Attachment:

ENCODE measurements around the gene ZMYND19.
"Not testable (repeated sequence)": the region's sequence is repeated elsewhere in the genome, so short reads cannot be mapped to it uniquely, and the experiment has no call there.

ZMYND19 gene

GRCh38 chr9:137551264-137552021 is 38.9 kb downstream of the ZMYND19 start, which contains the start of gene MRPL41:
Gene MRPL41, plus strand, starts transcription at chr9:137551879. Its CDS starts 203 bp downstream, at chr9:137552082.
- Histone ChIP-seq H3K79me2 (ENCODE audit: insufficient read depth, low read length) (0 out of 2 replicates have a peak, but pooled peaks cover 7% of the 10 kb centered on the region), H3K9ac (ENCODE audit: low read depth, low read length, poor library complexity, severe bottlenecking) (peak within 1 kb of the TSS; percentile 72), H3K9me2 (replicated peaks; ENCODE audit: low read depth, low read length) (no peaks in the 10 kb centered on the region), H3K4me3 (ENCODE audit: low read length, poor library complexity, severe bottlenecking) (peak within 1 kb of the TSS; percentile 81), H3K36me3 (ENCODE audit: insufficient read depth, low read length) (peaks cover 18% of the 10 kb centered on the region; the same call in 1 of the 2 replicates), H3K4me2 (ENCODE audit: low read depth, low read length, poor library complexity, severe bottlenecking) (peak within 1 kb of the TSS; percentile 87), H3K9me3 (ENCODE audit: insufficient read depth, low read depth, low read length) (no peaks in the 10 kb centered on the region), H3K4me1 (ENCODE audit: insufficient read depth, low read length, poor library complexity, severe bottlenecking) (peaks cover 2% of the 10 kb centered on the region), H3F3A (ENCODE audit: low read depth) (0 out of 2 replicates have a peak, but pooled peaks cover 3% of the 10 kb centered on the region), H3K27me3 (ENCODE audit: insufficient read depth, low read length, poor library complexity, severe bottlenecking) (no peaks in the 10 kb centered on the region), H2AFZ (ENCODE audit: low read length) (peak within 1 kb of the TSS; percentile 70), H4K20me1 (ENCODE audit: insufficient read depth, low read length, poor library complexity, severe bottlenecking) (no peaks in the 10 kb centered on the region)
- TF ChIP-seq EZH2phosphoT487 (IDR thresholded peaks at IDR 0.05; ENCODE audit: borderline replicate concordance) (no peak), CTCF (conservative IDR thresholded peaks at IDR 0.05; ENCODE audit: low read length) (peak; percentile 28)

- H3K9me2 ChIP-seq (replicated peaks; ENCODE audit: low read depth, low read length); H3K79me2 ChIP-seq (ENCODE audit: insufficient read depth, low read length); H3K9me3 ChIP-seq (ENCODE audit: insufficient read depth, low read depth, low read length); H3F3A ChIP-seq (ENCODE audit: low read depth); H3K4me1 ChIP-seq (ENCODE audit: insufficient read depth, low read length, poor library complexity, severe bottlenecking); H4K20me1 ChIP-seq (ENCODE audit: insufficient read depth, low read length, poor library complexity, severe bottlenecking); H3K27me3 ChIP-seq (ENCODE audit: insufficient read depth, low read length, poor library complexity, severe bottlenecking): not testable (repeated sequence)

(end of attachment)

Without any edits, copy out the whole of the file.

ENCODE measurements around the gene ZMYND19.
"Not testable (repeated sequence)": the region's sequence is repeated elsewhere in the genome, so short reads cannot be mapped to it uniquely, and the experiment has no call there.

ZMYND19 gene

GRCh38 chr9:137551264-137552021 is 38.9 kb downstream of the ZMYND19 start, which contains the start of gene MRPL41:
Gene MRPL41, plus strand, starts transcription at chr9:137551879. Its CDS starts 203 bp downstream, at chr9:137552082.
- Histone ChIP-seq H3K79me2 (ENCODE audit: insufficient read depth, low read length) (0 out of 2 replicates have a peak, but pooled peaks cover 7% of the 10 kb centered on the region), H3K9ac (ENCODE audit: low read depth, low read length, poor library complexity, severe bottlenecking) (peak within 1 kb of the TSS; percentile 72), H3K9me2 (replicated peaks; ENCODE audit: low read depth, low read length) (no peaks in the 10 kb centered on the region), H3K4me3 (ENCODE audit: low read length, poor library complexity, severe bottlenecking) (peak within 1 kb of the TSS; percentile 81), H3K36me3 (ENCODE audit: insufficient read depth, low read length) (peaks cover 18% of the 10 kb centered on the region; the same call in 1 of the 2 replicates), H3K4me2 (ENCODE audit: low read depth, low read length, poor library complexity, severe bottlenecking) (peak within 1 kb of the TSS; percentile 87), H3K9me3 (ENCODE audit: insufficient read depth, low read depth, low read length) (no peaks in the 10 kb centered on the region), H3K4me1 (ENCODE audit: insufficient read depth, low read length, poor library complexity, severe bottlenecking) (peaks cover 2% of the 10 kb centered on the region), H3F3A (ENCODE audit: low read depth) (0 out of 2 replicates have a peak, but pooled peaks cover 3% of the 10 kb centered on the region), H3K27me3 (ENCODE audit: insufficient read depth, low read length, poor library complexity, severe bottlenecking) (no peaks in the 10 kb centered on the region), H2AFZ (ENCODE audit: low read length) (peak within 1 kb of the TSS; percentile 70), H4K20me1 (ENCODE audit: insufficient read depth, low read length, poor library complexity, severe bottlenecking) (no peaks in the 10 kb centered on the region)
- TF ChIP-seq EZH2phosphoT487 (IDR thresholded peaks at IDR 0.05; ENCODE audit: borderline replicate concordance) (no peak), CTCF (conservative IDR thresholded peaks at IDR 0.05; ENCODE audit: low read length) (peak; percentile 28)

- H3K9me2 ChIP-seq (replicated peaks; ENCODE audit: low read depth, low read length); H3K79me2 ChIP-seq (ENCODE audit: insufficient read depth, low read length); H3K9me3 ChIP-seq (ENCODE audit: insufficient read depth, low read depth, low read length); H3F3A ChIP-seq (ENCODE audit: low read depth); H3K4me1 ChIP-seq (ENCODE audit: insufficient read depth, low read length, poor library complexity, severe bottlenecking); H4K20me1 ChIP-seq (ENCODE audit: insufficient read depth, low read length, poor library complexity, severe bottlenecking); H3K27me3 ChIP-seq (ENCODE audit: insufficient read depth, low read length, poor library complexity, severe bottlenecking): not testable (repeated sequence)